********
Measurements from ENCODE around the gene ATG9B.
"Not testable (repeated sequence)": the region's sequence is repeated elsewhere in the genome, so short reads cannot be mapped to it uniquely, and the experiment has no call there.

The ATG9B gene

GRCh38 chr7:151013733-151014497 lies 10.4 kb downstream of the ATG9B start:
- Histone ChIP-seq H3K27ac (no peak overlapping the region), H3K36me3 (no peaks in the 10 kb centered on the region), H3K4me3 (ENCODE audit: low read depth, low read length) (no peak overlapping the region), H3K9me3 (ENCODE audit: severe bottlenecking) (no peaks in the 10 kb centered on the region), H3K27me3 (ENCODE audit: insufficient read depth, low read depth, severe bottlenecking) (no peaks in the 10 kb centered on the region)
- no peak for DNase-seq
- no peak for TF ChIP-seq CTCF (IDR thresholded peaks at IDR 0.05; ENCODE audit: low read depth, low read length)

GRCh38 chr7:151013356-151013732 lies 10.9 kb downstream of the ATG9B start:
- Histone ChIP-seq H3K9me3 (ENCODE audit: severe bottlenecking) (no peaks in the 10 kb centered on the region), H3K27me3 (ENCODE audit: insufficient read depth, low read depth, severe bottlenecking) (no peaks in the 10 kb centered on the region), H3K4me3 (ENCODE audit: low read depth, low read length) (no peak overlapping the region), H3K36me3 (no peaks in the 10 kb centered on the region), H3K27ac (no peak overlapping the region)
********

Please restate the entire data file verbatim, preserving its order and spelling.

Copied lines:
Measurements from ENCODE around the gene ATG9B.
"Not testable (repeated sequence)": the region's sequence is repeated elsewhere in the genome, so short reads cannot be mapped to it uniquely, and the experiment has no call there.

The ATG9B gene

GRCh38 chr7:151013733-151014497 lies 10.4 kb downstream of the ATG9B start:
- Histone ChIP-seq H3K27ac (no peak overlapping the region), H3K36me3 (no peaks in the 10 kb centered on the region), H3K4me3 (ENCODE audit: low read depth, low read length) (no peak overlapping the region), H3K9me3 (ENCODE audit: severe bottlenecking) (no peaks in the 10 kb centered on the region), H3K27me3 (ENCODE audit: insufficient read depth, low read depth, severe bottlenecking) (no peaks in the 10 kb centered on the region)
- no peak for DNase-seq
- no peak for TF ChIP-seq CTCF (IDR thresholded peaks at IDR 0.05; ENCODE audit: low read depth, low read length)

GRCh38 chr7:151013356-151013732 lies 10.9 kb downstream of the ATG9B start:
- Histone ChIP-seq H3K9me3 (ENCODE audit: severe bottlenecking) (no peaks in the 10 kb centered on the region), H3K27me3 (ENCODE audit: insufficient read depth, low read depth, severe bottlenecking) (no peaks in the 10 kb centered on the region), H3K4me3 (ENCODE audit: low read depth, low read length) (no peak overlapping the region), H3K36me3 (no peaks in the 10 kb centered on the region), H3K27ac (no peak overlapping the region)